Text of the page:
Assisted dying
The Netherlands has seen a huge rise in requests from people to end their lives.Shaun Best/Reuters

A leading Dutch psychiatrist has said that many in her profession are "too hesitant" in agreeing to euthanasia for patients with psychiatric diseases, saying that children as young as 12, with mental health problems and who want to end their lives, should be listened to.

It comes amid a huge spike in the Netherlands of people suffering from trauma requesting euthanasia. In 2010, only two people were euthanised in the country, but in 2015 that number had reportedlyreached 56.

Paulan Stärcke, who has carried out the procedures at the country's End of Life clinic, told the Telegraph: "There's a giant misunderstanding. Euthanasia is a good death by the wish of the person who dies and no-one else. It is an execution of the wish of a patient."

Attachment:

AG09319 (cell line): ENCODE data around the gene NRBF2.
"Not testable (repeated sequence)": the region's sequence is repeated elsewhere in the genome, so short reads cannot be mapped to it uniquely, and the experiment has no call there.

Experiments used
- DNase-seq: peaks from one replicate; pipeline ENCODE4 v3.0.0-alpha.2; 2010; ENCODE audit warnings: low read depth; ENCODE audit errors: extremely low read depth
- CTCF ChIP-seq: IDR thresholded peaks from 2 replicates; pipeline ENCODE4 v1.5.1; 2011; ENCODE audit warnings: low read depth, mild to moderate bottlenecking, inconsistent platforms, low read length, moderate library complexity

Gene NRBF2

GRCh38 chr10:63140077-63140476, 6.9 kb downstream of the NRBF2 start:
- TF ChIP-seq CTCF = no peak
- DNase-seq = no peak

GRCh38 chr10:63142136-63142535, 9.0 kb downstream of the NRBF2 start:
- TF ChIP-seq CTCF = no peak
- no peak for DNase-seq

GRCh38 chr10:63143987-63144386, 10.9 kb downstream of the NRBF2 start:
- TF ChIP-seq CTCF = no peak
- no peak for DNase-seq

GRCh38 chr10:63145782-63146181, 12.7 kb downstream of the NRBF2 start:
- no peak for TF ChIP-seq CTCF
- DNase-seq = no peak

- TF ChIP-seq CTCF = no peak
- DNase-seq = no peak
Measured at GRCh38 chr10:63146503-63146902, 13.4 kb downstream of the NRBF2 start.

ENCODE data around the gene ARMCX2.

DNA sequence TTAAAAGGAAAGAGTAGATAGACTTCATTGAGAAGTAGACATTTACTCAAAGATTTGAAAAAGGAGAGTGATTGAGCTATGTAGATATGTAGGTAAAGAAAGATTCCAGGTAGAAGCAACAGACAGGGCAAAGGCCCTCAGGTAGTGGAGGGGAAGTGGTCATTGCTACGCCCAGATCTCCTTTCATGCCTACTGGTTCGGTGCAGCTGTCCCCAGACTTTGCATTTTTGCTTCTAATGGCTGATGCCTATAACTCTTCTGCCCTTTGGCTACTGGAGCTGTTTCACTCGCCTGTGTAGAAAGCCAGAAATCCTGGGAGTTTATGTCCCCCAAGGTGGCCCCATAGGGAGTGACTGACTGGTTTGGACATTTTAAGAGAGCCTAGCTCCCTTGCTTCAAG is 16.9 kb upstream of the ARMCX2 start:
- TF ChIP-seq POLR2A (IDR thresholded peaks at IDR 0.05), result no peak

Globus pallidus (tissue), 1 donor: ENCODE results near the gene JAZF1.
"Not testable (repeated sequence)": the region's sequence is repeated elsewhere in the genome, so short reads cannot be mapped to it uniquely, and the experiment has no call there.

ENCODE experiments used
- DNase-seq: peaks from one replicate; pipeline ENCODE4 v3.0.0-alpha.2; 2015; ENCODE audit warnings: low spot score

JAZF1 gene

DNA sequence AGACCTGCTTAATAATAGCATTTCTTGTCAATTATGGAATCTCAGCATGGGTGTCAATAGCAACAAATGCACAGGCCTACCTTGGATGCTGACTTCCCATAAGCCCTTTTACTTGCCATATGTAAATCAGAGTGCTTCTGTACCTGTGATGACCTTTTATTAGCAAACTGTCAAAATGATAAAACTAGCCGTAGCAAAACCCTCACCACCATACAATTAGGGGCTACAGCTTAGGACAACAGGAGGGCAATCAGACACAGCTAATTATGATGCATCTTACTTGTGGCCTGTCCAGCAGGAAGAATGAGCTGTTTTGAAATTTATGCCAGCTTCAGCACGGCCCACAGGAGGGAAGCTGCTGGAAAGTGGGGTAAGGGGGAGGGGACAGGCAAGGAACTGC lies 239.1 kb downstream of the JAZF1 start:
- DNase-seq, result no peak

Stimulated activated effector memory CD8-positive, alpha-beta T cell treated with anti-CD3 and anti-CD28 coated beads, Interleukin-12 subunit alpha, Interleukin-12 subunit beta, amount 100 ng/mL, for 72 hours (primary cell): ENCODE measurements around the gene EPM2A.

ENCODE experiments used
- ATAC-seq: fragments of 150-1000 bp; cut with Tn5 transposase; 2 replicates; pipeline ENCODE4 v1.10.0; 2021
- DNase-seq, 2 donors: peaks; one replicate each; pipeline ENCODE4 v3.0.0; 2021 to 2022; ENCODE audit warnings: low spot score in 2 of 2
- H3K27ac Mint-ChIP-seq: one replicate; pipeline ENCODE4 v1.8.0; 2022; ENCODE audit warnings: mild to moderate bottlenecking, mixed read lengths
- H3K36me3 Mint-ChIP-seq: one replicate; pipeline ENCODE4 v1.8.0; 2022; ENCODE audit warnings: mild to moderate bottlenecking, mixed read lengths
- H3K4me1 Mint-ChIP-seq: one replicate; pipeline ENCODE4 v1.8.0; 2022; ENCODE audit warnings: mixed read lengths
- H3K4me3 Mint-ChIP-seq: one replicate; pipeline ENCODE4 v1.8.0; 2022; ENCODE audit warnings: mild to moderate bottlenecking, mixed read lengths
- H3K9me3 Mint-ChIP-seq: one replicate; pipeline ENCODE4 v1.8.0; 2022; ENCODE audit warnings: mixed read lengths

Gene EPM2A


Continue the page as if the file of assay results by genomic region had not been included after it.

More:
Her controversial views come after a sexual abuse victim in her 20s was allowed to proceed with ending her life, because she had "incurable" PTSD, according to the Dutch Euthanasia Commission.

She will present her findings at the Euthanasia 2016 conference in Amsterdam on Thursday,12 May, including a film of two families of patients with psychiatric conditions whose euthanasia she performed.

However Erwin Kompanje, assistant professor of clinical ethics at Erasmus MC University Medical Centre, was "stunned, surprised and alarmed" by a television programme about the End-of-Life clinic in February.

He told The Telegraph: "Many psychiatric cases revolve around how much suffering the subject can bear. Some find their mental suffering so unbearable that they want to die, while others find it bearable in a similar situation. That makes it difficult to judge: has everything has been tried in a therapeutic sense?

Euthanasia was legalised in the Netherlands in 2002, provisoned for those with "unbearable suffering with no prospect of improvement". There is also a provision for children from 12 to 18 years of age in the country.